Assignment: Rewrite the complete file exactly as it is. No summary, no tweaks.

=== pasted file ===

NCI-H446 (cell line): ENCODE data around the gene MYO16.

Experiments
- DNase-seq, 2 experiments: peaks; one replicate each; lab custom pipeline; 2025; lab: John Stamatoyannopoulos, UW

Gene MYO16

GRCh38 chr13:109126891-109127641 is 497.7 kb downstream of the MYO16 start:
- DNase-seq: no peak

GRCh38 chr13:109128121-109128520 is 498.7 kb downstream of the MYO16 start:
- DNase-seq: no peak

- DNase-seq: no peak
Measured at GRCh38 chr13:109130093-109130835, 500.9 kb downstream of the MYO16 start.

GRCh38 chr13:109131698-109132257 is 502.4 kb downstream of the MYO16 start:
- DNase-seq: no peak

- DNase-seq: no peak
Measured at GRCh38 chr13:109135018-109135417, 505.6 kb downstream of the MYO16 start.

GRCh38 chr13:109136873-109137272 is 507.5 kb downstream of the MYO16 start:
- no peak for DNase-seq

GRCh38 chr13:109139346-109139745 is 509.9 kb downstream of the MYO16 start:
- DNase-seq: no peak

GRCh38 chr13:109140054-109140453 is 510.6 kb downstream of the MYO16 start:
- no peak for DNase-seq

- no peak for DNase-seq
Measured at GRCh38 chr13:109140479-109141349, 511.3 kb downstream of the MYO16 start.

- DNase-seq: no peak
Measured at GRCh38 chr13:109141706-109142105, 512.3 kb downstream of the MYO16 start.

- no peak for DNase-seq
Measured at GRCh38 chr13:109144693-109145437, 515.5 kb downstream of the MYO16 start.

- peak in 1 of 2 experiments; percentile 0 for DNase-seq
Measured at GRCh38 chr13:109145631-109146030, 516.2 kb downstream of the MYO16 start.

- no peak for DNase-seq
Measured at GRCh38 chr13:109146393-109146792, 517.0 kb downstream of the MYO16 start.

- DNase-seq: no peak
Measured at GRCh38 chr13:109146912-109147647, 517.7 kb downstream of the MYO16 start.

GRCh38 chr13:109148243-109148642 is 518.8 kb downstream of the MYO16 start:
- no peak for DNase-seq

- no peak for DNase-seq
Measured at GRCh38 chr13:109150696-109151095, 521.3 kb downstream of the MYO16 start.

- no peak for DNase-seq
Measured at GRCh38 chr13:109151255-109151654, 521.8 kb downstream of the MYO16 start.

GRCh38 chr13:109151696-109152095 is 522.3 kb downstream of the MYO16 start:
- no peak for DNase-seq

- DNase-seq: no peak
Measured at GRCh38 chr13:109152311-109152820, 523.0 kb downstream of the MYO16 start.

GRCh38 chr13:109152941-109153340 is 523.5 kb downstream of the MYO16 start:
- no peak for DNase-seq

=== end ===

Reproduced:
NCI-H446 (cell line): ENCODE data around the gene MYO16.

Experiments
- DNase-seq, 2 experiments: peaks; one replicate each; lab custom pipeline; 2025; lab: John Stamatoyannopoulos, UW

Gene MYO16

GRCh38 chr13:109126891-109127641 is 497.7 kb downstream of the MYO16 start:
- DNase-seq: no peak

GRCh38 chr13:109128121-109128520 is 498.7 kb downstream of the MYO16 start:
- DNase-seq: no peak

- DNase-seq: no peak
Measured at GRCh38 chr13:109130093-109130835, 500.9 kb downstream of the MYO16 start.

GRCh38 chr13:109131698-109132257 is 502.4 kb downstream of the MYO16 start:
- DNase-seq: no peak

- DNase-seq: no peak
Measured at GRCh38 chr13:109135018-109135417, 505.6 kb downstream of the MYO16 start.

GRCh38 chr13:109136873-109137272 is 507.5 kb downstream of the MYO16 start:
- no peak for DNase-seq

GRCh38 chr13:109139346-109139745 is 509.9 kb downstream of the MYO16 start:
- DNase-seq: no peak

GRCh38 chr13:109140054-109140453 is 510.6 kb downstream of the MYO16 start:
- no peak for DNase-seq

- no peak for DNase-seq
Measured at GRCh38 chr13:109140479-109141349, 511.3 kb downstream of the MYO16 start.

- DNase-seq: no peak
Measured at GRCh38 chr13:109141706-109142105, 512.3 kb downstream of the MYO16 start.

- no peak for DNase-seq
Measured at GRCh38 chr13:109144693-109145437, 515.5 kb downstream of the MYO16 start.

- peak in 1 of 2 experiments; percentile 0 for DNase-seq
Measured at GRCh38 chr13:109145631-109146030, 516.2 kb downstream of the MYO16 start.

- no peak for DNase-seq
Measured at GRCh38 chr13:109146393-109146792, 517.0 kb downstream of the MYO16 start.

- DNase-seq: no peak
Measured at GRCh38 chr13:109146912-109147647, 517.7 kb downstream of the MYO16 start.

GRCh38 chr13:109148243-109148642 is 518.8 kb downstream of the MYO16 start:
- no peak for DNase-seq

- no peak for DNase-seq
Measured at GRCh38 chr13:109150696-109151095, 521.3 kb downstream of the MYO16 start.

- no peak for DNase-seq
Measured at GRCh38 chr13:109151255-109151654, 521.8 kb downstream of the MYO16 start.

GRCh38 chr13:109151696-109152095 is 522.3 kb downstream of the MYO16 start:
- no peak for DNase-seq

- DNase-seq: no peak
Measured at GRCh38 chr13:109152311-109152820, 523.0 kb downstream of the MYO16 start.

GRCh38 chr13:109152941-109153340 is 523.5 kb downstream of the MYO16 start:
- no peak for DNase-seq